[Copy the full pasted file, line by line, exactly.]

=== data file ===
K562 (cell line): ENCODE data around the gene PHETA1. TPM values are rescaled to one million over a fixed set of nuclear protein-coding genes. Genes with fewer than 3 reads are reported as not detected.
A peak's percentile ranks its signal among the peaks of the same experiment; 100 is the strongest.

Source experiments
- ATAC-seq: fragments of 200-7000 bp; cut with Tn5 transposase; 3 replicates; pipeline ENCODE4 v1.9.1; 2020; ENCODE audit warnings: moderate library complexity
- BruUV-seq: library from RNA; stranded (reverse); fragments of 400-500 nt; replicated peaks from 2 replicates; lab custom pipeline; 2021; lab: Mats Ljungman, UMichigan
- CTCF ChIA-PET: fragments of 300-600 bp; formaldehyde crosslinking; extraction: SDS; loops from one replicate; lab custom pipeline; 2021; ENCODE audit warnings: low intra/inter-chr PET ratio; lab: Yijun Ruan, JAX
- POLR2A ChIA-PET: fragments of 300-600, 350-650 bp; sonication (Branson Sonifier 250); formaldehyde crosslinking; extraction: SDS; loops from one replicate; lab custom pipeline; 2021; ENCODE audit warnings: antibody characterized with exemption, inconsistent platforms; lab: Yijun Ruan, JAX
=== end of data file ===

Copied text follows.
K562 (cell line): ENCODE data around the gene PHETA1. TPM values are rescaled to one million over a fixed set of nuclear protein-coding genes. Genes with fewer than 3 reads are reported as not detected.
A peak's percentile ranks its signal among the peaks of the same experiment; 100 is the strongest.

Source experiments
- ATAC-seq: fragments of 200-7000 bp; cut with Tn5 transposase; 3 replicates; pipeline ENCODE4 v1.9.1; 2020; ENCODE audit warnings: moderate library complexity
- BruUV-seq: library from RNA; stranded (reverse); fragments of 400-500 nt; replicated peaks from 2 replicates; lab custom pipeline; 2021; lab: Mats Ljungman, UMichigan
- CTCF ChIA-PET: fragments of 300-600 bp; formaldehyde crosslinking; extraction: SDS; loops from one replicate; lab custom pipeline; 2021; ENCODE audit warnings: low intra/inter-chr PET ratio; lab: Yijun Ruan, JAX
- POLR2A ChIA-PET: fragments of 300-600, 350-650 bp; sonication (Branson Sonifier 250); formaldehyde crosslinking; extraction: SDS; loops from one replicate; lab custom pipeline; 2021; ENCODE audit warnings: antibody characterized with exemption, inconsistent platforms; lab: Yijun Ruan, JAX